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2

Short answer, trading futures is equivalent to trading a stock, because the futures are indeed equivalent. The only real difference is that the stock is perpetual; but the future expires at a known (but common) point in time. So imagine I decided that I would (for sh1ts-and-giggles) gamble 1 FCOJ contract (ie orange juice, as per Trading Places) with a ...


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"a contract which obliges [someone] to buy/sell something at a certain time for a certain price" This correctly describes a forward. A forward contract has a delivery price written in it. So my forward contract entered into today might say I am obliged to buy Gold at 1861 an ounce, while yours which was written a few days ago might say 1802. With ...


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The design of such a strategy is a complex thing. It involves a trial and error process of looking at historical data on option prices, as well as an understanding of measures such as Vega. All the while knowing that the future will not be exactly like the past. If you look at existing funds that follow such a barbell strategy perhaps it will give you a ...


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Markets have changed since Toby Crabel invented ORB (in, I believe the late 1980's). In those days the S&P futures opened at 9:30am NY time. Nowadays the futures trade almost 24 hours a day. When data services report OHLC for emins, the "open" price is usually the 6pm NY price the day before, but that is a very inactive time of day. You can ...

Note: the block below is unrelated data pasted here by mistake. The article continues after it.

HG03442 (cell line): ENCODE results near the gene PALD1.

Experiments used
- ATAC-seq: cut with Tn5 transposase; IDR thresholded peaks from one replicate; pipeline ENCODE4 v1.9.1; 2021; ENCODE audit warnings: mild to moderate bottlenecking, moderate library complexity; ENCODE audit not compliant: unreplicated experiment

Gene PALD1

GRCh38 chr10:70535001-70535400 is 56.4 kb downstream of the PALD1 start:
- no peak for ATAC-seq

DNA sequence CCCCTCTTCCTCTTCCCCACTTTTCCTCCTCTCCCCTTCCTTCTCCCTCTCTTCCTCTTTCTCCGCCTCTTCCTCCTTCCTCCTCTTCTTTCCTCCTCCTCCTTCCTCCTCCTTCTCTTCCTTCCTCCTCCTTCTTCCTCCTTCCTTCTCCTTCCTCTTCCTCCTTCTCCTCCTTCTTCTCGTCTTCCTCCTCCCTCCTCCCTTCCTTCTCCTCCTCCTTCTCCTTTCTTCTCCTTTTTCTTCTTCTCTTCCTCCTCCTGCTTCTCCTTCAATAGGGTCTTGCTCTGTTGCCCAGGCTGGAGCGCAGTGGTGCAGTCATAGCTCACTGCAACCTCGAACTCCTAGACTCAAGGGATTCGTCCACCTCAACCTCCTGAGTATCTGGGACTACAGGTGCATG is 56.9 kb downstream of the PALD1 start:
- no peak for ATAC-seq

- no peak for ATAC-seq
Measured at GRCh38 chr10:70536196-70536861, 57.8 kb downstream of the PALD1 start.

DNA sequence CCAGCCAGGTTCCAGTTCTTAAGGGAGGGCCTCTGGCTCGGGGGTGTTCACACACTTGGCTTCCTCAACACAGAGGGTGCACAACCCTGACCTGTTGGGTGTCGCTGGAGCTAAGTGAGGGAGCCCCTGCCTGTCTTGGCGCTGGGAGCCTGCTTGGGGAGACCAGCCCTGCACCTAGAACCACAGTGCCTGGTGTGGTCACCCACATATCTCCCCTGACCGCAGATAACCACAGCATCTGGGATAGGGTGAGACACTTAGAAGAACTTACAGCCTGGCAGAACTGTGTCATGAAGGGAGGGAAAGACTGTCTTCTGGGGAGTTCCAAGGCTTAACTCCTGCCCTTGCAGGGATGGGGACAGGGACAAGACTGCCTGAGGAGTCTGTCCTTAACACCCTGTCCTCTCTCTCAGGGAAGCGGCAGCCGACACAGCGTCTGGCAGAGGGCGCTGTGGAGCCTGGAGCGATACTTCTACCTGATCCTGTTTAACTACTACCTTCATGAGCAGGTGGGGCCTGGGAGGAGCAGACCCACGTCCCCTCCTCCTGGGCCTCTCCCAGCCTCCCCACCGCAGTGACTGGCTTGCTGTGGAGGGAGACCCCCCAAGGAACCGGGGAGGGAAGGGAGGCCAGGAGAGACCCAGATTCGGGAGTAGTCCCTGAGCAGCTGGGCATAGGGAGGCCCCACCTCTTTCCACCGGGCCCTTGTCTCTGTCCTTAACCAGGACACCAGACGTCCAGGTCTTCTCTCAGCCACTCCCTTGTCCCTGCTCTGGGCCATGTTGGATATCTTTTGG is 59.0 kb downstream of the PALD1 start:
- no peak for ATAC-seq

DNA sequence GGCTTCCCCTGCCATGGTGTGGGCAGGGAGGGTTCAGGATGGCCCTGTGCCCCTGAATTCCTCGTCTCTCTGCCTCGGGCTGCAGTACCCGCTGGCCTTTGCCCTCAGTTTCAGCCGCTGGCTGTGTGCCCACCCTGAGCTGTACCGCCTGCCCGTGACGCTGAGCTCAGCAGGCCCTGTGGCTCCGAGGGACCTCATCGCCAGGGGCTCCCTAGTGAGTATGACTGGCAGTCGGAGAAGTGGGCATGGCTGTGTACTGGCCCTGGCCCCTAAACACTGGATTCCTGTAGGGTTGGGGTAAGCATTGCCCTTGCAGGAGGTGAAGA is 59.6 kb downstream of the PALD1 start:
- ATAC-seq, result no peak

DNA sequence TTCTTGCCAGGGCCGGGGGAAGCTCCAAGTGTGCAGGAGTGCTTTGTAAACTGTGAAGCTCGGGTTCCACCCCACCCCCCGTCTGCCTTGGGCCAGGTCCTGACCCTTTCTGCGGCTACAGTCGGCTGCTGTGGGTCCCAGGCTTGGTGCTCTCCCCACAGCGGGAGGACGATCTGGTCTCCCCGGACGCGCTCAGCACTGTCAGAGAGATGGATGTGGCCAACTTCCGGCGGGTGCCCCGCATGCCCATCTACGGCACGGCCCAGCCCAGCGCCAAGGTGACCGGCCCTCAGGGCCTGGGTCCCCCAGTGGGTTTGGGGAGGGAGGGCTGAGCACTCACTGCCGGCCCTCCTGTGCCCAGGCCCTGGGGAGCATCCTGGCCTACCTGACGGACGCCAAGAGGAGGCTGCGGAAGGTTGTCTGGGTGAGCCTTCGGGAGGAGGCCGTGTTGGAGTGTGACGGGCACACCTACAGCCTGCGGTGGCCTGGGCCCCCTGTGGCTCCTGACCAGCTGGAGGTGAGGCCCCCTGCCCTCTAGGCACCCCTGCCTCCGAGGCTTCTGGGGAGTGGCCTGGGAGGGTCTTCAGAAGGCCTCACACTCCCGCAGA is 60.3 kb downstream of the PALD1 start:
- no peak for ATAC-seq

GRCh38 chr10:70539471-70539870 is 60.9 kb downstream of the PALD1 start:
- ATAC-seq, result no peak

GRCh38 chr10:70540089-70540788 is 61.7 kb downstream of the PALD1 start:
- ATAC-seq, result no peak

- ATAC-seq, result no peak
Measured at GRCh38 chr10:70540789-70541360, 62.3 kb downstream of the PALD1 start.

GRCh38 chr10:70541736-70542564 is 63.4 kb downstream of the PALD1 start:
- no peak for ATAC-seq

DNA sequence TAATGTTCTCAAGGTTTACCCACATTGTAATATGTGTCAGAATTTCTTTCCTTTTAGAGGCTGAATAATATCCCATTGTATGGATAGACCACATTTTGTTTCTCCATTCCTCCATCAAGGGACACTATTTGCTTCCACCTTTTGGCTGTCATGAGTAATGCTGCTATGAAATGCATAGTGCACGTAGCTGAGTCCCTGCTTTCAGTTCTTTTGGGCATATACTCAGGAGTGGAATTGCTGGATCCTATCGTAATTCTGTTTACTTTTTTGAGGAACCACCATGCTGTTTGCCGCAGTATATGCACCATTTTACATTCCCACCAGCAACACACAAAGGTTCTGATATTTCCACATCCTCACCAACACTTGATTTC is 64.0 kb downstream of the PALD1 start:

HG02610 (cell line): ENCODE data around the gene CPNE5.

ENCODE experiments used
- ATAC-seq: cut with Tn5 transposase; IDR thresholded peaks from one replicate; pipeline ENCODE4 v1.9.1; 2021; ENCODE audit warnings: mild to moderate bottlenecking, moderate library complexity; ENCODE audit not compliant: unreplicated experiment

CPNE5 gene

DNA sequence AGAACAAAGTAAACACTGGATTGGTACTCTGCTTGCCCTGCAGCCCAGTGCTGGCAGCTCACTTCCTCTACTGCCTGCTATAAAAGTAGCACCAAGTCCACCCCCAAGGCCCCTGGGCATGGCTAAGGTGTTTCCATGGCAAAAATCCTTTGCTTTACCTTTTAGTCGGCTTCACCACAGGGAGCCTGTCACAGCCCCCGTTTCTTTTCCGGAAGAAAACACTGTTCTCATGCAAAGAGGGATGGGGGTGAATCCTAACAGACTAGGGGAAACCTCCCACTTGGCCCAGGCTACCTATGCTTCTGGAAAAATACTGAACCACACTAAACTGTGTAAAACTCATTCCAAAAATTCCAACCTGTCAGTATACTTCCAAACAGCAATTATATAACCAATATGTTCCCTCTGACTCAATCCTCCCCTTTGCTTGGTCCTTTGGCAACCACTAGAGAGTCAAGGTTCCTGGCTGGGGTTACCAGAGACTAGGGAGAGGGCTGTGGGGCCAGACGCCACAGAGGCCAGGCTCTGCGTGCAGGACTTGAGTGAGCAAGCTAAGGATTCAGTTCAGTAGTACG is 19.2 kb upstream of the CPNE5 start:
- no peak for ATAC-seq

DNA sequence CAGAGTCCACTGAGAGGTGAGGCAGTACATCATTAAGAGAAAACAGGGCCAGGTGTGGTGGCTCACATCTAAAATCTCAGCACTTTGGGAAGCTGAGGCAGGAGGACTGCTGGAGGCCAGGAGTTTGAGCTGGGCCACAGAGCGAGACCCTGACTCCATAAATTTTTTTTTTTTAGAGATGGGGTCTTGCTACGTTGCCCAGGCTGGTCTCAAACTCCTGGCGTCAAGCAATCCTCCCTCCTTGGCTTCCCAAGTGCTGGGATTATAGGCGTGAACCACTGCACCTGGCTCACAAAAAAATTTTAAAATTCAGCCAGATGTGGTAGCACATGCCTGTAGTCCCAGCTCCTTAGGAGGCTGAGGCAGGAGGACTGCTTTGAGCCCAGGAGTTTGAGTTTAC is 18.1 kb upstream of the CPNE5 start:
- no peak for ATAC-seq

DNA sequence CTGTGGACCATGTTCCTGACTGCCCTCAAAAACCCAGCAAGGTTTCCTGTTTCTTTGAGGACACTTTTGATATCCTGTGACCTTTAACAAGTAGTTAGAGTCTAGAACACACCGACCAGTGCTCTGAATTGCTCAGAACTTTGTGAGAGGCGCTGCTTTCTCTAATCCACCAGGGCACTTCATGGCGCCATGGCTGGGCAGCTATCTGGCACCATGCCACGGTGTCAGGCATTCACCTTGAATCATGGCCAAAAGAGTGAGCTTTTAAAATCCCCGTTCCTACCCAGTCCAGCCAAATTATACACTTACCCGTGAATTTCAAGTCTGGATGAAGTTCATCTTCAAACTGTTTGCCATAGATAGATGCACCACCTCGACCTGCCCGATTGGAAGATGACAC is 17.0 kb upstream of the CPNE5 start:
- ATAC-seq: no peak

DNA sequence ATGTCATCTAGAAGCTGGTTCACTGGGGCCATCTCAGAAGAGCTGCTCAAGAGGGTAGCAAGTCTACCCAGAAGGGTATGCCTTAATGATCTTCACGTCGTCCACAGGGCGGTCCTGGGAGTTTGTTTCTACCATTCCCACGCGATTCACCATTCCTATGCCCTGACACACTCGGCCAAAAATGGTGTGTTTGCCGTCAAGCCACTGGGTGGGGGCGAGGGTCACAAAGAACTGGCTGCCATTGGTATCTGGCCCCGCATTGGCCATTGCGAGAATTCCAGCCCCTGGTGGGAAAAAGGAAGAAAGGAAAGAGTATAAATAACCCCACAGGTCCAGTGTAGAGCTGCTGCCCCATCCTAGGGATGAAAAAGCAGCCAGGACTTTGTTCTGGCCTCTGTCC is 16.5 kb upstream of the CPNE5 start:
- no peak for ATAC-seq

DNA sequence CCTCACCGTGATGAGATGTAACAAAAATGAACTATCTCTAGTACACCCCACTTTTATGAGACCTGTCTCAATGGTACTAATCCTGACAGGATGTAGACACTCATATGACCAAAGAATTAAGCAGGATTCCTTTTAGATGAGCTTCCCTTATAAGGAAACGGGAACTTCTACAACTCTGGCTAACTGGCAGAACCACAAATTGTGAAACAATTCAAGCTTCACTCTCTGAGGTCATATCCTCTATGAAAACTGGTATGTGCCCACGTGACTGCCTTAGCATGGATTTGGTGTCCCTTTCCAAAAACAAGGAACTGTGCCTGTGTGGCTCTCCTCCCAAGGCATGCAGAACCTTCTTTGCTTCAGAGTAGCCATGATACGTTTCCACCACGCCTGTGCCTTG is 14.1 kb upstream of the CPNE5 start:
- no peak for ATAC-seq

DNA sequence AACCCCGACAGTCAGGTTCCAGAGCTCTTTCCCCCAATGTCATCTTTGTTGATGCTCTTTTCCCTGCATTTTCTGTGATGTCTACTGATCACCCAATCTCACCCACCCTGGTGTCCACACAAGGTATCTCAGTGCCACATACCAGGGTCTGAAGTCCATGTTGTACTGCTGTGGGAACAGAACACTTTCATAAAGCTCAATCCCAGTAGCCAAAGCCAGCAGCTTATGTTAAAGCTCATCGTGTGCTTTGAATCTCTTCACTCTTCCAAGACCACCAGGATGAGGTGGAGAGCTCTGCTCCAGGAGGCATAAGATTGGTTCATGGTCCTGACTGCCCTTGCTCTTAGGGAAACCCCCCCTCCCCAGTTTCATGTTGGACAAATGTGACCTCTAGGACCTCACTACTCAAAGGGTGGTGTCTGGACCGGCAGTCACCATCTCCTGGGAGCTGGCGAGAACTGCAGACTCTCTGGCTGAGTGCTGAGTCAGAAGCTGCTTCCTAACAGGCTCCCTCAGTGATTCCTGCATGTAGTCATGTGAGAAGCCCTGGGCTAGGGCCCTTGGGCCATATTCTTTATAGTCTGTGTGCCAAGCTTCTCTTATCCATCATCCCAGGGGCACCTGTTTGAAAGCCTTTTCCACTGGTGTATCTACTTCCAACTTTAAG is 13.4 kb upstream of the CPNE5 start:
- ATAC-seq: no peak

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To add some colour to the FX market structure: FX used to be a clear two tier market, the closest analogy I can think of is a hub and spoke system with customers interacting with dealers via a quote type mechanism and dealers interacting with each other in a more central limit order book fashion with that order book either maintained by a network of ...


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If you use a retail platform, they do not make markets. For example, CMC markets gets the FX rate from liquidity providers like Deutsche Bank, JP Morgan, Barclays, Goldman, UBS, Citibank and HSBC. You should find a similar logic with others. If you setup a limit order it will simply sit there and get filled on your behalf (aims to fill at the best available ...


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whether someone looking at a tick data vendor should be evaluating the underlying quality of the data in addition to e.g. price and API capabilities. Absolutely, you should evaluate the quality of the data. Even as of today (2021), there's plenty of data integrity issues that get passed on from a vendor to you, and make material differences to your use case....


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This is not an answer but I cannot post the comment as it is too long with the link: Never heard of this. Maybe best to ask the traders you chatted to and post your answer afterwards here. Simply looking at a chart makes me wonder how this should work. If a European firm hedges their EURRMB exposure by selling/buying RMB to buy/sell EUR (forward), that is ...


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